A man, being a composite of a spiritual being, a mind, and a physical body, moves throughout a lifetime using his body to participate in the game of life. The body wears out after a lifetime of use and so we have the natural mechanism of body death. In religious and spiritual terms, the body dies, but the spirit lives on. Depending on one’s religious viewpoint, that could mean another lifetime, another body, a different kind of body on a higher plane of existence, etc.
Some examples of where the soul goes after death according to various religions:
Hinduism: When the soul departs from the body, the life-breath follows: when the life-breath departs, all the organs follow. Then the soul becomes endowed with particularized consciousness and goes to the body which is related to that consciousness. It is followed by its knowledge, works, and past experience.
Judaism: One of the fundamental beliefs of Judaism is that life does not begin with birth nor does it end with death. This is articulated in the verse in Kohelet (Ecclesiastes), “And the dust returns to the earth as it was, and the spirit returns to G‑d, who gave it.”
Buddhism: To Buddhism death is not the end of life, it is merely the end of the body we inhabit in this life, but our spirit will remain and seek out through the need of attachment—to a new body and new life. Where they will be born is a result of the past and the accumulation of positive and negative action, and the resultant karma is a result of one’s past actions.
Islam: Belief in life after death is one of the six fundamental beliefs required of a Muslim to complete his faith.
The immortality of the soul is certainly a crucial and integral part of the belief systems of most if not all religions. And rightfully so. But if you take away the spiritual component of Man until he is only a “this lifetime” flesh and bone body (as modern science and psychology would have you believe), then his current body becomes extremely important to him. He is naturally loathe to lose it, seeing that “authoritative sources” are telling him he will never have another. Such opinions give rise to truisms like: “Well, you’ve only got one life so….” or “If you haven’t got your health….” and so on.
There is a curious disconnect between the young and old in terms of their viewpoint toward death. The young man or woman, being decades away from physical decline, does not pay much conscious attention to what authorities say. Vibrant and alive, they “know” they are going to live forever. But still, there is in modern times an undercurrent of anxiety often there, which is characterized by a preoccupation with body appearance and body beauty. Sure, it’s wise to take a common-sense approach to health and most people want to be the best “Me” they are capable of being.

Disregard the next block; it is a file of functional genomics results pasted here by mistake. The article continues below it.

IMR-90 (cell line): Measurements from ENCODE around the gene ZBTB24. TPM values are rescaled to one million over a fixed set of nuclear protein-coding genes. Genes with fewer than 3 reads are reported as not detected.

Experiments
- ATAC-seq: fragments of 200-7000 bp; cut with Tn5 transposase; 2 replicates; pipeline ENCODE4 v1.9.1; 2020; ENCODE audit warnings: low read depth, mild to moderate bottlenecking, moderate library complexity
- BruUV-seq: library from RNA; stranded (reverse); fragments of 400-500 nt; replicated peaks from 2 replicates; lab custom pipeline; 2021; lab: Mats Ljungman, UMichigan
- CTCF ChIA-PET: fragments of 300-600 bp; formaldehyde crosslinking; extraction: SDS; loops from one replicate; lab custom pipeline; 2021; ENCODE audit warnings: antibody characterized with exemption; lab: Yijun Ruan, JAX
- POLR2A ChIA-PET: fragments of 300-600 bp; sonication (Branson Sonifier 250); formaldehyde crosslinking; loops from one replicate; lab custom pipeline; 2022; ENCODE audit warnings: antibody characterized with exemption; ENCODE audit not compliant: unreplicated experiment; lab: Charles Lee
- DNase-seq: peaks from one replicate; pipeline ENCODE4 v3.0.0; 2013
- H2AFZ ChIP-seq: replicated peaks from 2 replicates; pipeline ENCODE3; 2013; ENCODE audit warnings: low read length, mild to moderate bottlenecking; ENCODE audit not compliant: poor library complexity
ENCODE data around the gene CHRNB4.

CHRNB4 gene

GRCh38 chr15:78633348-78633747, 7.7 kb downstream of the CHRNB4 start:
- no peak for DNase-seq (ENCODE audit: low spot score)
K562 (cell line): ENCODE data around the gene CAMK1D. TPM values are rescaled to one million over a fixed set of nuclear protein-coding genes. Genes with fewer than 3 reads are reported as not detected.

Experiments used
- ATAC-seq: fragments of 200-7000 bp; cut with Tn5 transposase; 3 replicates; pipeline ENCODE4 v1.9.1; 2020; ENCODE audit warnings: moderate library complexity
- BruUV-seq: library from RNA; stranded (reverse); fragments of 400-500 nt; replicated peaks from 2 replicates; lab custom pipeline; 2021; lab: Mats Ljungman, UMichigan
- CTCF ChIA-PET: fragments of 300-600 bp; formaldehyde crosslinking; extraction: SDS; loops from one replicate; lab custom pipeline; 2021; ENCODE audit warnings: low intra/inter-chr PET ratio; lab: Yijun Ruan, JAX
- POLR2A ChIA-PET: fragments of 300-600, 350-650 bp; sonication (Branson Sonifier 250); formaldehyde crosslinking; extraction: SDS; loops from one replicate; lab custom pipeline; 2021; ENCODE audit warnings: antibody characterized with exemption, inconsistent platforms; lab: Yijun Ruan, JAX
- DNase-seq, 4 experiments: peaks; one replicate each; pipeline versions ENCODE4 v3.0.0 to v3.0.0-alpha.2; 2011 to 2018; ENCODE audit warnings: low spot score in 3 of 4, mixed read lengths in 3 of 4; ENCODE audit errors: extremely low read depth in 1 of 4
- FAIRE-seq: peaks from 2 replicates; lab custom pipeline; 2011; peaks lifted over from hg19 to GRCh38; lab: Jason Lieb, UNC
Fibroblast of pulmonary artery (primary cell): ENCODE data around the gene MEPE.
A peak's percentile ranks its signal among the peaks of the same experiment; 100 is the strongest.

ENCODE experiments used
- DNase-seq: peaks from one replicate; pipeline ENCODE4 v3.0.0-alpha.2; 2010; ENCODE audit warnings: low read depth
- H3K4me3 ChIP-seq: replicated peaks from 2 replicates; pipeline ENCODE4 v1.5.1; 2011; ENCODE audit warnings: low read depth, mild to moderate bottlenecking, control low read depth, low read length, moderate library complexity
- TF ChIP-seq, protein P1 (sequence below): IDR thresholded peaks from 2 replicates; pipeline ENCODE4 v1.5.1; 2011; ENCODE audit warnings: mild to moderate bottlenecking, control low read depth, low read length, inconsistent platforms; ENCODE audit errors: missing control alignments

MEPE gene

But when does this become more than common sense and plain enjoyment of what is naturally beautiful? The enjoyment and appreciation of aesthetics is one of the greater pleasures in life. But are we becoming more and more obsessed with youth and body beauty in an unconscious (or not) effort to avoid losing the body in a few decades? Modern society is being beaten into the negation of the spirit, which is breeding a cultural insanity on the subject of death and dying.
I found evidence of this obsession in the numerous books in my mother’s house on the subject of staying young, staying beautiful and avoiding Alzheimer’s. Pinned to her refrigerator (still) with a magnet, is a snippet from a magazine which reads “never, never, never stop moving.” It seems she was determined to keep that body going forever.
We brought my mother home from nursing care about a year ago. I have made a point of regularly telling her that she is a spiritual being and will be OK. She is taking no “meds” and regularly goes with her caregivers on outings and hikes. She can sit for a few hours instead of getting up compulsively every few minutes. At 87, she knows she is home and safe. She hardly mentions her fear of dying anymore.
For those caring for a parent with dementia, to the husbands and wives, relatives and friends agonizing over the decline of their loved one, I say the strongest balm is the rehabilitation of the awareness of one’s spiritual nature. It is the antidote for the insanity of these modern times. Use it liberally and see if some of the fear and upset doesn’t just fade away.